Stevie Wonder – Music of My Mind
A bridge between Stevie’s hit-making wunderkind days and the epochal envelope-pushing of his mid-’70s masterpieces, Music of My Mind languished on my CD rack for a decade, always passed over for the darker, more ambitious Innervisions, the conceptual grandeur of Songs in the Key of Life (my knee-jerk pick for The Greatest Album of All Time) or a killer single like “Signed, Sealed & Delivered I’m Yours” (tied with “God Only Knows” for my knee-jerk pick for The Greatest Song of All Time). But for whatever reason, it’s found its way into heavy rotation for the first time, and thank god for it. In a way, it’s the ultimate Wonder album, an organic fusion of the carefree bliss of the early years and the heady funk and spiritual R&B of albums to come. The seven-minute-and-change sunshine funk masterpiece “Love Having You Around” opens things, setting the tone for a record dominated by themes of the joy and tenderness that true love brings. The songwriting and production is jarringly advanced from the poppier stylings of Signed, Sealed & Delivered, released just a year previous. And when the mournful notes of the closing track “Evil” fade from your speakers, leaving you to contemplate what shadowy force empowers the enemies of love, it becomes obvious that on Music of My Mind, Stevie Wonder was “Little” no more.
Metallica – Master of Puppets
Master of Puppets was my favorite album when I was 14. A few years later, I fancied myself a music connoisseur, a period during which I sold back a pile of dangerously awesome metal albums, including my entire Metallica collection. Having recently re-purchased this timeless piece of relentless, blistering thrash, I’ve gotta give my 14-year-old self some props. The title track is gloriously self-indulgent, shifting tempos, rhythms and time signatures with hairpin accuracy, with James Hetfield’s anti-war sentiments bludgeoning listeners with as much force as Kirk Hammett’s legendary riff. Damn, there isn’t a weak cut here. “Battery” and “Damage Inc.” are bloody-fingered, double bass drum-punishing assaults that put headbangers on cloud 9; “Welcome Home (Sanitarium)” is a high-drama metal opus that makes insane asylums seem almost cool; the prog-rock instrumental “Orion” needs no growling or screaming to glue metal fans to their seats. When I first fell in love with Master of Puppets, its fusion of wild sonic hellfire and advanced rock craftsmanship had a mainline to my soul. But I also loved Jackyl in those days, which means my soul was also kind of stupid.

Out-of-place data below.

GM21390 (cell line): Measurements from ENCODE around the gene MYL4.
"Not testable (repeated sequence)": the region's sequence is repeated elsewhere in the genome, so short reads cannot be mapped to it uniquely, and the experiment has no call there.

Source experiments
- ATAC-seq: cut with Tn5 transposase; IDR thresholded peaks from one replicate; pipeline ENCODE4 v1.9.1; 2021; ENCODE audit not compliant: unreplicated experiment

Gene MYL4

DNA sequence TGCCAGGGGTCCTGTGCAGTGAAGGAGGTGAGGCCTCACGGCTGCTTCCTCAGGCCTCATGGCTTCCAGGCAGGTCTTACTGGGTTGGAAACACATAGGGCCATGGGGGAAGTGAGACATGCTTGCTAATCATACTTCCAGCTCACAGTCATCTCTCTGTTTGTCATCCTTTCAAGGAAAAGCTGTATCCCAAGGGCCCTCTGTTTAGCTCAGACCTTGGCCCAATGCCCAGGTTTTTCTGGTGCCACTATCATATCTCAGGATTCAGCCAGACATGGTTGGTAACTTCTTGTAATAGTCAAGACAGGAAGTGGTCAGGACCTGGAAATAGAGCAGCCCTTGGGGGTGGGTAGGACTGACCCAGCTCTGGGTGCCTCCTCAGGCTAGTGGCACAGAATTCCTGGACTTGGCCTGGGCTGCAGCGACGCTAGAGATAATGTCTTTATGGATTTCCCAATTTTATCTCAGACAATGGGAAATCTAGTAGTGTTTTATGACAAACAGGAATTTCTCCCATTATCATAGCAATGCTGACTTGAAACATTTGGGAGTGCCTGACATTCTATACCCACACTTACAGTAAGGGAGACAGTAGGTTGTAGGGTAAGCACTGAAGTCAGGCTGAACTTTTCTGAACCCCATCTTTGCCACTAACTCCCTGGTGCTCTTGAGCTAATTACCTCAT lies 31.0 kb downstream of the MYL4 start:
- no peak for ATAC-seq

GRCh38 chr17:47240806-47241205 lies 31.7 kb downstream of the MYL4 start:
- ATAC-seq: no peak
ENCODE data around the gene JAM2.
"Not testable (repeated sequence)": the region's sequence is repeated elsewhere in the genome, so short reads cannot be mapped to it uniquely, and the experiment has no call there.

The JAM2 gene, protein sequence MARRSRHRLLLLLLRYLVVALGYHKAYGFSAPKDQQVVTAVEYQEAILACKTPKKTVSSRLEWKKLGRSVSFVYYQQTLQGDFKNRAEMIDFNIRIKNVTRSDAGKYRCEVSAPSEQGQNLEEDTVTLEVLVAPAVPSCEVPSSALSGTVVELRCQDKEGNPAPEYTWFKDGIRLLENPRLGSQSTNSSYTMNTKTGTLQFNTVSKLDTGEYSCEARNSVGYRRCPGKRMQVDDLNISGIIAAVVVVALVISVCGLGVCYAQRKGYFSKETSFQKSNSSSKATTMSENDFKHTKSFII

Randy Newman – Live
This album was my first exposure to the man who would become my favorite singer/songwriter (sorry for all the hyperbole in this post, it’s just turning out that way. Plus, I’m wicked drunk on Zima right now). And while one of Randy Newman’s inimitable qualities is his imaginative orchestral arrangements, I’ve always preferred the way he sounds on this release, a selection of tracks recorded at a pair of 1970 Newman solo performances at the NYC club The Bitter End. He performs cuts off his first two albums (like the twisted sexual satire “Mama Told Me Not To Come” and the I’m-lonely-in-a-crappy-apartment ballad “Living Without You”), material off of the forthcoming wonderment Sail Away, and a pair of sweet, ingenious songs about awkwardness in the bedroom that never appeared anywhere else – “Tickle Me” and “Maybe I’m Doing it Wrong.” And as pretty as the strings are on the original recording of “I Think It’s Going to Rain Today,” it doesn’t hold a candle to Newman’s performance of it here, which embodies a sky streaked with grey with tear-welling poignancy. Capturing the sweet and sardonic sides of this artist with fly-on-the-wall starkness, Randy Newman Live is the kind of record that makes you thank god the tape was rolling.